Synthetic polymer substrates that may be used as a lens material include, but are not limited to: thermoplastic polycarbonates, such as the carbonate-linked resin derived from bisphenol A and phosgene, which is sold under the trademark LEXAN; polyesters, such as the material sold under the trademark, MYLAR; poly(methylmethacrylates), such as the material sold under the trademark, PLEXIGLAS; and polymerizates of a polyol(allyl carbonate) monomer, especially diethylene glycol bis(allyl carbonate), which is sold as CR-39® monomer by PPG Industries, Inc. Copolymers of the aforedescribed monomers/resins may also be used as a lens material. These and other transparent and non-transparent polymeric substrates known in the art for use for various optical and non-optical applications may be used.
After bus bar application, an electroconductive film is typically applied to an adjacent expanse surface of a metallized substrate using a conventional deposition technique. This electroconductive film preferably overlaps the bus bar, thereby providing electrical contact. Tin-doped indium oxide films are preferred electroconductive films, particularly those having an indium to tin weight ratio of about 90:10.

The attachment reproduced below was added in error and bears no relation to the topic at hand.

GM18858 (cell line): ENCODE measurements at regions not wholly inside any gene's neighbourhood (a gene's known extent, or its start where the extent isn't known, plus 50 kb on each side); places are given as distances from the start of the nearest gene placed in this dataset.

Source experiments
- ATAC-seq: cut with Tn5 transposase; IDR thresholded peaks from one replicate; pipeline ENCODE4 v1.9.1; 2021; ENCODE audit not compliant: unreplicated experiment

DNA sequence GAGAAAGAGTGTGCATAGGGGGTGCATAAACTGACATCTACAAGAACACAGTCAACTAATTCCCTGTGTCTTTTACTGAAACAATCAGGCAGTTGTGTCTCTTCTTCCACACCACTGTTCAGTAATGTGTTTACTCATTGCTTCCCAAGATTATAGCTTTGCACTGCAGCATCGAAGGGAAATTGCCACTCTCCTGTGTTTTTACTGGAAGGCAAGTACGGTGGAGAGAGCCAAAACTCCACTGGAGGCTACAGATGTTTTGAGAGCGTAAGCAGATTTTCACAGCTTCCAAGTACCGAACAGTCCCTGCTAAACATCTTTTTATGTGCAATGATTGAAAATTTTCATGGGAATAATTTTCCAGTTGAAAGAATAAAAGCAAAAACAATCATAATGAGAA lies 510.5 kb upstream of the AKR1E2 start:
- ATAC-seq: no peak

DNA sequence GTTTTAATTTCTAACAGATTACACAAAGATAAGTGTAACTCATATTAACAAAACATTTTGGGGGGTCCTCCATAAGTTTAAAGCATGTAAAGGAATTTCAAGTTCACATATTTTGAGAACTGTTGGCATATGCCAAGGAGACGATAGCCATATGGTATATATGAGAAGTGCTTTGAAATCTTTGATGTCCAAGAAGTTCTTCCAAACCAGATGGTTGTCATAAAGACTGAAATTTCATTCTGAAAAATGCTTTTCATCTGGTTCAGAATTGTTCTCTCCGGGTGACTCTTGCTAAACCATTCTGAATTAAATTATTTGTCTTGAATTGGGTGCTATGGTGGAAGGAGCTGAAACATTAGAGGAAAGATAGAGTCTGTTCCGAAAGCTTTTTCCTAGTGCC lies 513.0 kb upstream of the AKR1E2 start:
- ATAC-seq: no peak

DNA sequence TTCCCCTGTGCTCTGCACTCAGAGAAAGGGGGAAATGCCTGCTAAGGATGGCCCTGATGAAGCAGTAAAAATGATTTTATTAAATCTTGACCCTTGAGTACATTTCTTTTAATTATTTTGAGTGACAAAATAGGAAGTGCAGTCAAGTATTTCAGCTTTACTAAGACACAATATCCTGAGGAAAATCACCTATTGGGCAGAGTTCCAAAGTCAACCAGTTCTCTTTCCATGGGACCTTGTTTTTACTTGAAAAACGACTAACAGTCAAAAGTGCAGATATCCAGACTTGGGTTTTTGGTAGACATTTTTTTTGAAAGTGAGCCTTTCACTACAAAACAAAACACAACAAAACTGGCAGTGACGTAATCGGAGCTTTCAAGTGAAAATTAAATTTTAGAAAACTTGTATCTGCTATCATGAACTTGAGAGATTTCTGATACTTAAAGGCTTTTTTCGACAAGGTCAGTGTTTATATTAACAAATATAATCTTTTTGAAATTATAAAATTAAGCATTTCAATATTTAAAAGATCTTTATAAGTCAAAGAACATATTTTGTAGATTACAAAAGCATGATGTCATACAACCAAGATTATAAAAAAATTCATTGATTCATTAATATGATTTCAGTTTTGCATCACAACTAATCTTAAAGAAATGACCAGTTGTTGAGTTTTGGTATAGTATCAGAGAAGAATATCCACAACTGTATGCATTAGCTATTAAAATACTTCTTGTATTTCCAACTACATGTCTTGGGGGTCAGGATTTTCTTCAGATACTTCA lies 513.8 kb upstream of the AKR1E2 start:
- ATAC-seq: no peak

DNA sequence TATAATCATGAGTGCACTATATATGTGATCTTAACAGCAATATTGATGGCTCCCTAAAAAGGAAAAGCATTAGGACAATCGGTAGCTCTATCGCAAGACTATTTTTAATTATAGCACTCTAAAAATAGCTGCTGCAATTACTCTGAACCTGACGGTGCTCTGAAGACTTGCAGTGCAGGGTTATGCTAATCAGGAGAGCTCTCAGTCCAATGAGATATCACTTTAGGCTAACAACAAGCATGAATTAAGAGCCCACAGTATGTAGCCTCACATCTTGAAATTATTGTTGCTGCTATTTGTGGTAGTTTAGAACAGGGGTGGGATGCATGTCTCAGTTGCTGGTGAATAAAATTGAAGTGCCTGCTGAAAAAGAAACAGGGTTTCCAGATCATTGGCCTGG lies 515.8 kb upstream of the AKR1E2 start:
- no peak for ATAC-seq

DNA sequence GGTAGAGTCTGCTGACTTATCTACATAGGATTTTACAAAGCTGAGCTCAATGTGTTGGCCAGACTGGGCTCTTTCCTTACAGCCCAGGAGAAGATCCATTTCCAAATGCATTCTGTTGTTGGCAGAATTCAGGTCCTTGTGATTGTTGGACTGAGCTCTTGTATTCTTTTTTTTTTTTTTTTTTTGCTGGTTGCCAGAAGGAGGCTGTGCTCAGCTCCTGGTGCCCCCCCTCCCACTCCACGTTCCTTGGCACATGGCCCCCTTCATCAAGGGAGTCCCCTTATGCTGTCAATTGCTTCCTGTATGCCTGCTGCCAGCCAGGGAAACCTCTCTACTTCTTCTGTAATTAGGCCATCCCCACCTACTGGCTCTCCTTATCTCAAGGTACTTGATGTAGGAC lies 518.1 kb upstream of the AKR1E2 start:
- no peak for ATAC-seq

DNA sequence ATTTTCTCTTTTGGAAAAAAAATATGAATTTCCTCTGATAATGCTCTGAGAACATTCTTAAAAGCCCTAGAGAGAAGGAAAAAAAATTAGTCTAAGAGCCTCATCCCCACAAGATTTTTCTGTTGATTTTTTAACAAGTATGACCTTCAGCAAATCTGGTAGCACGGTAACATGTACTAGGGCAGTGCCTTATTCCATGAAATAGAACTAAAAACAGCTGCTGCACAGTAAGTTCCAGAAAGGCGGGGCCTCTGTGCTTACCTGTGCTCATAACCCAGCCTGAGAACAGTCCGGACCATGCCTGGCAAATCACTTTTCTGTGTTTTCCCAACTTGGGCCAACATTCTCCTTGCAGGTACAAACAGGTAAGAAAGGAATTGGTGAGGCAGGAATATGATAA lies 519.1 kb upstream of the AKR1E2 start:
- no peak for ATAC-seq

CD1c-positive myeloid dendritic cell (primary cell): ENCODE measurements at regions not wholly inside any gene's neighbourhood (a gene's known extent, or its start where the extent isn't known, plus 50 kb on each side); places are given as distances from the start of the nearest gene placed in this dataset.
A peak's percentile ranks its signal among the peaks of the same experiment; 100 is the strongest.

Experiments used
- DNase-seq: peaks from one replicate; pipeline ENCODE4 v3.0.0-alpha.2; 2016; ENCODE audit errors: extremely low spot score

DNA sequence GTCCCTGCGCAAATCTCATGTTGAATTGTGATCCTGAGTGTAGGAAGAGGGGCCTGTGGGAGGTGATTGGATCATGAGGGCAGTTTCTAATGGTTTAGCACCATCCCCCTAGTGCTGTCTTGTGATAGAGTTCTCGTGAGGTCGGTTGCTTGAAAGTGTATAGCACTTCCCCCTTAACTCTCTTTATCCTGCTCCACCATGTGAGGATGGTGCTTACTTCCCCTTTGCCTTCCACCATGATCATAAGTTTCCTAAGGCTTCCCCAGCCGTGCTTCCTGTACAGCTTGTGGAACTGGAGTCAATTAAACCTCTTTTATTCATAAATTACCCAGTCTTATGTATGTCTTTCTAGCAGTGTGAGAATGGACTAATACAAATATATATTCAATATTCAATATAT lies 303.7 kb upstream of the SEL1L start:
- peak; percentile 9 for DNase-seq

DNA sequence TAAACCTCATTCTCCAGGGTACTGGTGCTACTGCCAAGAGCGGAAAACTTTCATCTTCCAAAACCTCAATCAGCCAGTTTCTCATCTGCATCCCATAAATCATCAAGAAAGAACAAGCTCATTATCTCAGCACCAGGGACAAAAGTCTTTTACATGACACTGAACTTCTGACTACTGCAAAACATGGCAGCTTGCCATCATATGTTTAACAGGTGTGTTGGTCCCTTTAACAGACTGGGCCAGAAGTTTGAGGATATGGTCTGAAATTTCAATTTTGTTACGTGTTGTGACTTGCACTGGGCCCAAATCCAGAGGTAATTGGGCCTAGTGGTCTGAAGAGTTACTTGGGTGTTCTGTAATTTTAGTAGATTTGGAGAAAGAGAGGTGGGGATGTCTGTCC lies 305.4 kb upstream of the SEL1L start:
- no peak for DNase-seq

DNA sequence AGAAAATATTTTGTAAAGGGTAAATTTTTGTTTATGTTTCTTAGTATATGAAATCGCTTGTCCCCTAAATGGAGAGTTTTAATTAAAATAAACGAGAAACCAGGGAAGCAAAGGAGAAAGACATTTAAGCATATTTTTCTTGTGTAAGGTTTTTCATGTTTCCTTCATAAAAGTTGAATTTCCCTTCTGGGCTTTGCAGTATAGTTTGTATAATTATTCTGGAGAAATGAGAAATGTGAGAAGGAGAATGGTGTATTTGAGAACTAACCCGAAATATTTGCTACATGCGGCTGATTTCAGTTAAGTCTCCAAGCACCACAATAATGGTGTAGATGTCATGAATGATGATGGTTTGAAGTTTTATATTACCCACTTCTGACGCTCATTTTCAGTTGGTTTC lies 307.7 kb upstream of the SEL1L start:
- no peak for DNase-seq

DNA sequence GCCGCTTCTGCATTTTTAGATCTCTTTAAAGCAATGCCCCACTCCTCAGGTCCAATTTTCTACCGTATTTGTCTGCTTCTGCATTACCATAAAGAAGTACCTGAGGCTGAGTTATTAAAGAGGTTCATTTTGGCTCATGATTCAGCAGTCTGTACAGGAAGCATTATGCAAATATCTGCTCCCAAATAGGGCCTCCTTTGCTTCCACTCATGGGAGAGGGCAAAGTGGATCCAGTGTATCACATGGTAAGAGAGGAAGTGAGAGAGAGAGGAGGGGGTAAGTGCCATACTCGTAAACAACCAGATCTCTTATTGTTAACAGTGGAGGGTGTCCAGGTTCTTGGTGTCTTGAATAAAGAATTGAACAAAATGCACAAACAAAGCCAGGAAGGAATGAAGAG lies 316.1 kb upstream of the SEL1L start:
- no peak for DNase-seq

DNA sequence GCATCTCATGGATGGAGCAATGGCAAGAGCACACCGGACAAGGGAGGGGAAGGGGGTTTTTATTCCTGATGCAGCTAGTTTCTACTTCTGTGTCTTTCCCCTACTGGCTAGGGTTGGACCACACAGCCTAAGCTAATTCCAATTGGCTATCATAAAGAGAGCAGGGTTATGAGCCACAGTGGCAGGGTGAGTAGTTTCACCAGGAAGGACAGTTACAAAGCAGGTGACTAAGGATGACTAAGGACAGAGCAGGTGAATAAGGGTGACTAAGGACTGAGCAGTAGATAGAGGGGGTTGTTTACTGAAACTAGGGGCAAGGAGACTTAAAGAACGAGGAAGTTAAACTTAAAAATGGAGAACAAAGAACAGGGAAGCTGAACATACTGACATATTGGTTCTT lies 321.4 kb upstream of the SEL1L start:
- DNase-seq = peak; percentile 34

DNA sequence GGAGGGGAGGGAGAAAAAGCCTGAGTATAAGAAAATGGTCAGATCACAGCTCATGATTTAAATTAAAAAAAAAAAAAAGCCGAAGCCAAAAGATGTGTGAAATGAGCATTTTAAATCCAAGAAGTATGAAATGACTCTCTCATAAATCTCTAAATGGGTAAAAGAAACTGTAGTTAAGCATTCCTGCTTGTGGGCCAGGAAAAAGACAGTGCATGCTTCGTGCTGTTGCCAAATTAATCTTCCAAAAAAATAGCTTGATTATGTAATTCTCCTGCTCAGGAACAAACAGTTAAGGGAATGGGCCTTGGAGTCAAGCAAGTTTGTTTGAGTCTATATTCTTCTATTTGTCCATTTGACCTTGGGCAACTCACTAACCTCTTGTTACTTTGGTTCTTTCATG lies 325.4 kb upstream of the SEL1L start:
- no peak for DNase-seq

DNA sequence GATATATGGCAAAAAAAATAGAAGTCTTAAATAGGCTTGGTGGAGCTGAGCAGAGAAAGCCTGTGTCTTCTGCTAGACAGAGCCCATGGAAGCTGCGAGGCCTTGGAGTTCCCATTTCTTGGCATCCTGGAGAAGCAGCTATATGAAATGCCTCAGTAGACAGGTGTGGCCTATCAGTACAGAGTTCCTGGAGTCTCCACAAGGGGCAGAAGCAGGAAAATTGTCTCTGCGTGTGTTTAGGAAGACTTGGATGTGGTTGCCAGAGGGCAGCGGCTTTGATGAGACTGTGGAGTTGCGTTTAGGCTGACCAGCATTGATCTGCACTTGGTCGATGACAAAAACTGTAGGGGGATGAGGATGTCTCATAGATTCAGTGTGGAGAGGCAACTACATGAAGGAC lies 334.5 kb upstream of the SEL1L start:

Laminated electrochromic eyeglass lenses can be prepared by bonding first and second lenses together, wherein each lens comprises an edged, transparent substrate which contains an electroconductive film, a bus bar and a tab. An electrochromic film is present on at least one of the lenses. Bonding is preferably accomplished by placing an effective amount of a curable ion-conducting polymer (ICP) composition, i.e. a monomer solution comprising one or more monomers an effective amount of an initiator and optionally up to one or more non-reactive diluents and/or additives, on the concave interface surface of a matched lens pair and bringing this concave surface and the convex surface of the corresponding lens together, thereby spreading the curable adhesive composition between the lenses. The curable ICP composition is then cured via exposure to a suitable energy source. Curing of the polymer places an ion-conducting polymer between the lenses while bonding the lenses into a laminate, thereby facilitating necessary ion flow.